Posted by Synopsys Editorial Team on October 16, 2015
All software projects produce at least one common artifact—code. This source code is the number one software security touchpoint your organization should address when strategizing a software security initiative (SSI). We’ve made great strides in the last 15 years building technology to find some types of security defects in code. At the code level, the security focus is on implementation bugs, especially those that can be discovered by static analysis tools.
This brings us to the topic of our second software security myth. (Start from the beginning by reviewing the first myth.) Tools have played a major role in the acceleration of finding and resolving many defects in code. But are they the key to solving security threats and vulnerabilities?
The seven software security myths we’ll explore over the next few weeks are common misconceptions about software security best practices. These myths explore how software security initiatives should work, and aren’t simply about how to secure a particular application.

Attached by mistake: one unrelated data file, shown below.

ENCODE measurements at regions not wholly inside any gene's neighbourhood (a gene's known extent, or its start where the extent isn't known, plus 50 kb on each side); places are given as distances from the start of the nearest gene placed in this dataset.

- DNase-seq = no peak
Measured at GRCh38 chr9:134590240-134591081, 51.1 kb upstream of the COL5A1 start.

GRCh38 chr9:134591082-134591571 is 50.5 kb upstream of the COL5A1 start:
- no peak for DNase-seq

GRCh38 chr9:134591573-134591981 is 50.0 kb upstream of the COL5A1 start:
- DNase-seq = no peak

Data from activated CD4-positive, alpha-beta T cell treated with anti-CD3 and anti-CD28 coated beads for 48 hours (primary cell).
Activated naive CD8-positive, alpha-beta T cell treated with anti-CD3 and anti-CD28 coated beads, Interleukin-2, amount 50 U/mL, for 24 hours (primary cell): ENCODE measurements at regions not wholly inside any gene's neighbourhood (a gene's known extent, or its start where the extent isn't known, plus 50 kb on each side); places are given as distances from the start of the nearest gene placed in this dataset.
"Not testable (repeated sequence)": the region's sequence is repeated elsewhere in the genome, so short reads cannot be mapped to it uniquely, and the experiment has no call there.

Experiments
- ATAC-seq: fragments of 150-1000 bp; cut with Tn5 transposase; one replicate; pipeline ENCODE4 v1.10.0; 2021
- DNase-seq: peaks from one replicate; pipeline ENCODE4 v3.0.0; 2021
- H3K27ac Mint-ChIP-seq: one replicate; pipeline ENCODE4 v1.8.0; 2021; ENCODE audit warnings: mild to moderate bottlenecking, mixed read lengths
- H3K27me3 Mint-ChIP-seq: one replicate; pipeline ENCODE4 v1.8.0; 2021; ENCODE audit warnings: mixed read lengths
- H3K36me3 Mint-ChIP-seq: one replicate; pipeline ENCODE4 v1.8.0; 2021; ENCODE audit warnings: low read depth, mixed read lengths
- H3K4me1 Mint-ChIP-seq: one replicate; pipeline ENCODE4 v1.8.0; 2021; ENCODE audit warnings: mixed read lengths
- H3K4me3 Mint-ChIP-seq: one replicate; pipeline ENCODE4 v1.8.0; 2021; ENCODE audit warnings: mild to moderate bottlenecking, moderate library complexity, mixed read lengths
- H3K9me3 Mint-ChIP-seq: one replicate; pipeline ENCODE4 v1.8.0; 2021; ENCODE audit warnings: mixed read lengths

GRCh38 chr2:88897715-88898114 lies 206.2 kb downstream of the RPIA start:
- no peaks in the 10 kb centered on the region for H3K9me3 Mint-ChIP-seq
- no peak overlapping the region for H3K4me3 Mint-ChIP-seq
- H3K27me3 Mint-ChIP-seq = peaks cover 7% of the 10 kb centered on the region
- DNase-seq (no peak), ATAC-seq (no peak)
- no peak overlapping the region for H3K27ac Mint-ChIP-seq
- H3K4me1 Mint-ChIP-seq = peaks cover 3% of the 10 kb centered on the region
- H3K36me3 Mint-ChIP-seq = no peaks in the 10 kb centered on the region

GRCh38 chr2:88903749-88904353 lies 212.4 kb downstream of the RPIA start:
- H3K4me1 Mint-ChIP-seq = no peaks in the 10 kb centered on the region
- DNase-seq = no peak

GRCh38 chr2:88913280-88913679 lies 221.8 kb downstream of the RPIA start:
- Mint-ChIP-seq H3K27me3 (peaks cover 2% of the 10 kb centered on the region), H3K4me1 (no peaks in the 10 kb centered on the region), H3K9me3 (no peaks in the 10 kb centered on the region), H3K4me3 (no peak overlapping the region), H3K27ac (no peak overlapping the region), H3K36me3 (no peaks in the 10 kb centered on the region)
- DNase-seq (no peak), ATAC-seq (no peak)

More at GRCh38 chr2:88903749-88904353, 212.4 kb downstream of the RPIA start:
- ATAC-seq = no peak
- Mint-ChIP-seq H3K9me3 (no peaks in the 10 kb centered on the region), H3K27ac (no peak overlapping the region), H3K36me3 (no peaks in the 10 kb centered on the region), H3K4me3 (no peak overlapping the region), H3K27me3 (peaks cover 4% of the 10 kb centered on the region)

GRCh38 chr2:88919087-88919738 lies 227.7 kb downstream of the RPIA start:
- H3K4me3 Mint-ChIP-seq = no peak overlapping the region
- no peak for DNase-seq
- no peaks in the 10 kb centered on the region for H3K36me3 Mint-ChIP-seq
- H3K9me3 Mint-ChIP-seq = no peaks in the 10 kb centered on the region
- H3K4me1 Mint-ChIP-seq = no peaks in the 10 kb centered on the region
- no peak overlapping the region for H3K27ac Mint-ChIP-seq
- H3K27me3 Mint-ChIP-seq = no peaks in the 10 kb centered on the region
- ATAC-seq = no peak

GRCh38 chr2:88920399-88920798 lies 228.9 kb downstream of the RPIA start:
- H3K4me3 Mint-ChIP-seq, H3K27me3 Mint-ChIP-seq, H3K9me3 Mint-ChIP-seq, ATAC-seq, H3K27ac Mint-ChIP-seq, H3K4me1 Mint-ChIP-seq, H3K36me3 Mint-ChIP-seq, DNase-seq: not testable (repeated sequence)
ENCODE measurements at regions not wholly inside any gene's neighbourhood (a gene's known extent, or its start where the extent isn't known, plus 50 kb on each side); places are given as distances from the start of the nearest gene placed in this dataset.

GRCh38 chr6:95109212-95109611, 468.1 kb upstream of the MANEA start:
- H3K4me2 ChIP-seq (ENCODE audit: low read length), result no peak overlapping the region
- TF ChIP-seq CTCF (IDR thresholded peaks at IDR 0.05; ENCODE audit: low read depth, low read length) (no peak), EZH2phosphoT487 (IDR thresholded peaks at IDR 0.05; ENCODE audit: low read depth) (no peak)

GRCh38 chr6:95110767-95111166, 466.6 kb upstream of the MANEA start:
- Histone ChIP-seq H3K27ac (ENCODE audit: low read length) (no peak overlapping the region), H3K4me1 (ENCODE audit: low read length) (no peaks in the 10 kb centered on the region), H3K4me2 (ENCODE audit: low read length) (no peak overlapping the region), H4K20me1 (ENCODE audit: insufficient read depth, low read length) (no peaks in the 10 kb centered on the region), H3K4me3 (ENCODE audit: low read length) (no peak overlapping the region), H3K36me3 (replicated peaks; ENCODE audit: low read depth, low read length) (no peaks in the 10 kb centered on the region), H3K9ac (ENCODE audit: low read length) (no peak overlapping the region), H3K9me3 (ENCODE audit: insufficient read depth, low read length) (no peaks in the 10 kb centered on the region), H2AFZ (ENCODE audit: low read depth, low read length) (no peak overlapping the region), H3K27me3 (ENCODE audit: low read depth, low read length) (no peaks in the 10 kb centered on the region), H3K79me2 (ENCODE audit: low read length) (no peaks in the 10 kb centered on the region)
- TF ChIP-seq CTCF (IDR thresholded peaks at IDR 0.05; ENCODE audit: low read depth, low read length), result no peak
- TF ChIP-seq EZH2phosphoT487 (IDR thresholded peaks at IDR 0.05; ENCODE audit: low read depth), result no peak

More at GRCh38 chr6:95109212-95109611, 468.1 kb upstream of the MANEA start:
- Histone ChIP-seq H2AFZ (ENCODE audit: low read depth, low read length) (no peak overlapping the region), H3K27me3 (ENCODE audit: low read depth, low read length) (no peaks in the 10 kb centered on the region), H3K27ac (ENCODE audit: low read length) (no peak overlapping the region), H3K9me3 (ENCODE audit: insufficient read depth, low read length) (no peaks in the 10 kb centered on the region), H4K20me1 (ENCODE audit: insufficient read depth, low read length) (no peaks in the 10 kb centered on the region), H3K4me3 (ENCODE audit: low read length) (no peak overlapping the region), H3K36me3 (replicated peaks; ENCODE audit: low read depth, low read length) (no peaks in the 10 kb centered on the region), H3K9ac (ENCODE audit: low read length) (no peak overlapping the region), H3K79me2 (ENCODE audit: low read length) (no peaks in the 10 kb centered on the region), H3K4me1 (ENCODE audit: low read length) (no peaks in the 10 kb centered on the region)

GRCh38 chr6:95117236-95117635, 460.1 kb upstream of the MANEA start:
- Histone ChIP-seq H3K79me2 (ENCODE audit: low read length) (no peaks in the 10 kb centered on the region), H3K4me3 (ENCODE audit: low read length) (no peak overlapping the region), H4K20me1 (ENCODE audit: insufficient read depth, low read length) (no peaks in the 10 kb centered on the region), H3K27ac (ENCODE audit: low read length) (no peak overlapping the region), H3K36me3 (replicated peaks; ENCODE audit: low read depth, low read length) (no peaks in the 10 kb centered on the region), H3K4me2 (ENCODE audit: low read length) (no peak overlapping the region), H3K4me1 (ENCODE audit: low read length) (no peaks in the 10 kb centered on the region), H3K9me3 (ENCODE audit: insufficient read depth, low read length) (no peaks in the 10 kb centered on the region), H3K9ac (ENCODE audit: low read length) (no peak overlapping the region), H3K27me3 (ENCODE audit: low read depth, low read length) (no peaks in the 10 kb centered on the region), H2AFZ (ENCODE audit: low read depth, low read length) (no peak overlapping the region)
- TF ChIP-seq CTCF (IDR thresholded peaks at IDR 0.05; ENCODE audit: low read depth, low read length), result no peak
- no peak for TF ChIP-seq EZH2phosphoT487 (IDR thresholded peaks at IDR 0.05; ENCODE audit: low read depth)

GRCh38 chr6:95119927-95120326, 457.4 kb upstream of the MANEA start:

To look ahead, we must first take a step back in time. Let’s take a look at where security tools got their start.
Black box testing tools were the earliest approach for simple protocols (such as HTTP). Dynamically scanning a Web app for known problems using a black box approach is both affordable and appealing. However, generalizing to other protocols isn’t feasible using this approach.
Next came the idea of looking at the code itself with static analysis tools (also called source code analyzers). These tools examine the text of a program statically, without attempting to execute it, by looking for a fixed set of patterns or rules in the code. Theoretically they can examine either a program’s source code or a compiled form of the program to equal benefit, although the problem of decoding the latter can be challenging.
Static analysis tools are capable of scouring a program’s code with less fuss than dynamic analysis, which requires running the code. Static analysis also has the potential to be applied before a program reaches a level of completion at which testing can be meaningfully performed.